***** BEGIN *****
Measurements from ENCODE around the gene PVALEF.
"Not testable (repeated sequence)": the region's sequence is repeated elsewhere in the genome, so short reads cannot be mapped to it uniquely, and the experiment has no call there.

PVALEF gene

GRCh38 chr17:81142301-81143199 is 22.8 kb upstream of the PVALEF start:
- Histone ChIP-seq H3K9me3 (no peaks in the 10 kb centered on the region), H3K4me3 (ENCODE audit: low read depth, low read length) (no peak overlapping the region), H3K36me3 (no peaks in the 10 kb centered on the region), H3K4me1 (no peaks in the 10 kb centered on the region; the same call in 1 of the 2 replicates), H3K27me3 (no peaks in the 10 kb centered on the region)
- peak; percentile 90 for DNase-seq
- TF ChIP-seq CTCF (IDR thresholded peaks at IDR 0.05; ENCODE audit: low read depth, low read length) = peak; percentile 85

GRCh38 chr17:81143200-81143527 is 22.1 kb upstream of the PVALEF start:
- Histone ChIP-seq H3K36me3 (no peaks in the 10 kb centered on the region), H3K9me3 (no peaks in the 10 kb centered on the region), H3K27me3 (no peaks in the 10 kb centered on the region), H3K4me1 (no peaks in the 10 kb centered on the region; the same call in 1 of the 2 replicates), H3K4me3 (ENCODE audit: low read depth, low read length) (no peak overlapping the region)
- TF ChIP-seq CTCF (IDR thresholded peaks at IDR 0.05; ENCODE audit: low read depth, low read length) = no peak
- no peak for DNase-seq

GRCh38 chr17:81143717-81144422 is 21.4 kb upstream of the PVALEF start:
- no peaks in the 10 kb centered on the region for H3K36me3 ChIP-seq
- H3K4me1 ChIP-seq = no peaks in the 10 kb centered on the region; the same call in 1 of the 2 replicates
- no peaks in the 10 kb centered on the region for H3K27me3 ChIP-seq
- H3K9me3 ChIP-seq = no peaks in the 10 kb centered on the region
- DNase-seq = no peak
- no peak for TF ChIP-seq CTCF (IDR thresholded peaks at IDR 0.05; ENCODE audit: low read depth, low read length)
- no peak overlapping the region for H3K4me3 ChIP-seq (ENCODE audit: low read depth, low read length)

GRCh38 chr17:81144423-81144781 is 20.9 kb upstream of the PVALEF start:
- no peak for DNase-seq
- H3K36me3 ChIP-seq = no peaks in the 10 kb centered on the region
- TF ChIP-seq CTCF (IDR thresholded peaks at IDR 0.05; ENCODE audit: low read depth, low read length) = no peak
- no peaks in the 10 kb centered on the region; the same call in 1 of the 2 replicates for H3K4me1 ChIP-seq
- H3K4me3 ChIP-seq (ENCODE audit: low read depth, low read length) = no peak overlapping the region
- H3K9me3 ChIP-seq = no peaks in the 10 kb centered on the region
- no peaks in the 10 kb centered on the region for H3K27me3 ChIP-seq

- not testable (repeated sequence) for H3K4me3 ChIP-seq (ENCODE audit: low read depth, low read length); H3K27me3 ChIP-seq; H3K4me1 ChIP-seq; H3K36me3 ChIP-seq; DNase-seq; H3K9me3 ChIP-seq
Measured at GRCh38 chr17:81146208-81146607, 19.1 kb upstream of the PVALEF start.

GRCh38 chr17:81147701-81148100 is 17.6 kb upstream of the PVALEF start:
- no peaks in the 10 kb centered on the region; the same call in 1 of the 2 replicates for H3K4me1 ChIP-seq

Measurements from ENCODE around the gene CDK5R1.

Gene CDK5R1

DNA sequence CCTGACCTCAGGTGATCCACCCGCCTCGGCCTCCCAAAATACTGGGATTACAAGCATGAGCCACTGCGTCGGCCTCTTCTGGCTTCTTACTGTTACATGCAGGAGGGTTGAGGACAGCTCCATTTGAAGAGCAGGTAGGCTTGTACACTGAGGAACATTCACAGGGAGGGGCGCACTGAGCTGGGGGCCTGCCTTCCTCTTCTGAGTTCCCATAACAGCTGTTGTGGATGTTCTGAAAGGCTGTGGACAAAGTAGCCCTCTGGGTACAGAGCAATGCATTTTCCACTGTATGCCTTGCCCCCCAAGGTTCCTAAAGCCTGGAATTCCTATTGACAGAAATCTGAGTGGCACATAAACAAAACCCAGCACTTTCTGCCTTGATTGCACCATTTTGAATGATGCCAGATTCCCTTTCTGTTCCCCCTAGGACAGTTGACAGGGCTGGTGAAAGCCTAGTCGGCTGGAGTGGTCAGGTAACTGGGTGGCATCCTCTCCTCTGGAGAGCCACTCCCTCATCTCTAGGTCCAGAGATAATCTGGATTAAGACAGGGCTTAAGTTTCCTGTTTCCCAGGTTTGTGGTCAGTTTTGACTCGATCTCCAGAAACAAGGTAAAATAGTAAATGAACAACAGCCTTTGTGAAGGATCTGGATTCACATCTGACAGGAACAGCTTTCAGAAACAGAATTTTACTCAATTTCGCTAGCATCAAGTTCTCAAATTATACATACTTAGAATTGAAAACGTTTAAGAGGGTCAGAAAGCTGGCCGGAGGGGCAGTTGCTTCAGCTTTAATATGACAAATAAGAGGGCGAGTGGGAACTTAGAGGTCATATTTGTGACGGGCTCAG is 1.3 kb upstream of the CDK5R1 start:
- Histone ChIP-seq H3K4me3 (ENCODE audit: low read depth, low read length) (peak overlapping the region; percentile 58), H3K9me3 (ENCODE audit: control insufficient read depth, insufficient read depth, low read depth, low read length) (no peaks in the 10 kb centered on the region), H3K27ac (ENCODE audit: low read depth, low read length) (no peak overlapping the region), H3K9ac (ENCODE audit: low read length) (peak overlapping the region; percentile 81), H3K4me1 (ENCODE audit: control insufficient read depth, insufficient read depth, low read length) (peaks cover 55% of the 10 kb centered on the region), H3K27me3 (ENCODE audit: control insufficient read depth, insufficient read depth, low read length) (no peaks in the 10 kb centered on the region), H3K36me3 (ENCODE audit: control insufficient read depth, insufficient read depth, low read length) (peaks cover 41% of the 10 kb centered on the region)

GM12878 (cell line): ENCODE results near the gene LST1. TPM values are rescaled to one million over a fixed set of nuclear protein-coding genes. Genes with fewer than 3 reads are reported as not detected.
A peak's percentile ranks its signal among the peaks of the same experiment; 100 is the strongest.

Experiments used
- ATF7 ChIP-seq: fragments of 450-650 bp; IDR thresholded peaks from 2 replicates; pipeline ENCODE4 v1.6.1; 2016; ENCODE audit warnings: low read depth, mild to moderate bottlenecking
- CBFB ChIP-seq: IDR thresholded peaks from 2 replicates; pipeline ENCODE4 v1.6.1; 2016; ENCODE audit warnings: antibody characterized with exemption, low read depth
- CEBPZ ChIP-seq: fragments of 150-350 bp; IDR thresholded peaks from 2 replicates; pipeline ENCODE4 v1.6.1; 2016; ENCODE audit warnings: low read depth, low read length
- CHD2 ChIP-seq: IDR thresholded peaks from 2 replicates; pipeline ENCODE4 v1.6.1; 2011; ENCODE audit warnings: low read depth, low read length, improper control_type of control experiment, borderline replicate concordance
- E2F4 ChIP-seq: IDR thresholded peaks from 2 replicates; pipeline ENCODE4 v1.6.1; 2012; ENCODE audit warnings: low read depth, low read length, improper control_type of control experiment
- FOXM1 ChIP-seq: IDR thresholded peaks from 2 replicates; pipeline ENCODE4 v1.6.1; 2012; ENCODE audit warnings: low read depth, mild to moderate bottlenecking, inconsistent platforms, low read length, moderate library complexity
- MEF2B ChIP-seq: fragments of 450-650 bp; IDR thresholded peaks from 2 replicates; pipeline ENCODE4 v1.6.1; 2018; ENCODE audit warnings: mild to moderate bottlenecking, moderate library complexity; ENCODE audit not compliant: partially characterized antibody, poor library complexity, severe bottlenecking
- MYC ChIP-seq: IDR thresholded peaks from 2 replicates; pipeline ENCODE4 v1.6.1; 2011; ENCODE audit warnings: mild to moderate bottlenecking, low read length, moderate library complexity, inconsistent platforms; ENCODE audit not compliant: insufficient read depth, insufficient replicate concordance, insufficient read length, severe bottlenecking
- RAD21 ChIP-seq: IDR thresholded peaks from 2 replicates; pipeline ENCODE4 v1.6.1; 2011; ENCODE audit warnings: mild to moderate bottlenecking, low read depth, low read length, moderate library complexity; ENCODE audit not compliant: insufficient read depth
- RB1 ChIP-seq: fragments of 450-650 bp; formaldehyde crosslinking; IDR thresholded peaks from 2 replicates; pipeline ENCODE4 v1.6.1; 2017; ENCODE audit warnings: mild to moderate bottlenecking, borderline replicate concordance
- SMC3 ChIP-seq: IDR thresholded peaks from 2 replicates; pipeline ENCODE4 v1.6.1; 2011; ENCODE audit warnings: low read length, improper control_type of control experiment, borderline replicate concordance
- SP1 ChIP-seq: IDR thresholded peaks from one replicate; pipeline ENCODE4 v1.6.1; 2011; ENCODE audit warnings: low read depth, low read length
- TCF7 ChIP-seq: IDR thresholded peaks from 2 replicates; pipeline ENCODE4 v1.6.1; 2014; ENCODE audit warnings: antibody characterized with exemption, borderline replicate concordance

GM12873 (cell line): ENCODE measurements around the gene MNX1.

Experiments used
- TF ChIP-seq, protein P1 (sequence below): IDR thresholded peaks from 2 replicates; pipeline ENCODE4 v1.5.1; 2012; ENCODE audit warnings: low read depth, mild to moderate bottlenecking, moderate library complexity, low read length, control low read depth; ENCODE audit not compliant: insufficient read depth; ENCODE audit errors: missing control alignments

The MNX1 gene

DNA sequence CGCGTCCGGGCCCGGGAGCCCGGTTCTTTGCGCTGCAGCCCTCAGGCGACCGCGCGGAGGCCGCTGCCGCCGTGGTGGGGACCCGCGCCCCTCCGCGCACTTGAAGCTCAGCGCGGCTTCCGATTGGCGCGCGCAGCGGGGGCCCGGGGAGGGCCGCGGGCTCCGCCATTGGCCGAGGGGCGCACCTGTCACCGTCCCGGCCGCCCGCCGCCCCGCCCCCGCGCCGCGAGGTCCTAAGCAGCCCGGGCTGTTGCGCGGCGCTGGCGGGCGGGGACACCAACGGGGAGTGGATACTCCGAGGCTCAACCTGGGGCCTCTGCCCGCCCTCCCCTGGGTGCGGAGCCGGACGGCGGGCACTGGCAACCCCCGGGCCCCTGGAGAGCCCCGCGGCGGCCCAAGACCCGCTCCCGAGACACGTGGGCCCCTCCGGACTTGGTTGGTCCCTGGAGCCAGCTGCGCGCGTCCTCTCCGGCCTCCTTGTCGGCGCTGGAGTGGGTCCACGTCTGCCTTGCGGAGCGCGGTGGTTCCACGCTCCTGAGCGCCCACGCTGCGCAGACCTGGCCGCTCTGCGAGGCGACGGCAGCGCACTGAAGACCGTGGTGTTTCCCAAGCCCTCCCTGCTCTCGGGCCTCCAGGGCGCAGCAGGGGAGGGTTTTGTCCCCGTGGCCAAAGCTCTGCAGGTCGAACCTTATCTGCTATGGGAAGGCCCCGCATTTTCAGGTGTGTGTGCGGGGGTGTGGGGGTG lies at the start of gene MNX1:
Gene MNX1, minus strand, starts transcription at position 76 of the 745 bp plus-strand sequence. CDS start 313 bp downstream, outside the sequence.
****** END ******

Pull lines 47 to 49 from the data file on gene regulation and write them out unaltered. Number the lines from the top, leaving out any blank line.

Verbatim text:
- RAD21 ChIP-seq: IDR thresholded peaks from 2 replicates; pipeline ENCODE4 v1.6.1; 2011; ENCODE audit warnings: mild to moderate bottlenecking, low read depth, low read length, moderate library complexity; ENCODE audit not compliant: insufficient read depth
- RB1 ChIP-seq: fragments of 450-650 bp; formaldehyde crosslinking; IDR thresholded peaks from 2 replicates; pipeline ENCODE4 v1.6.1; 2017; ENCODE audit warnings: mild to moderate bottlenecking, borderline replicate concordance
- SMC3 ChIP-seq: IDR thresholded peaks from 2 replicates; pipeline ENCODE4 v1.6.1; 2011; ENCODE audit warnings: low read length, improper control_type of control experiment, borderline replicate concordance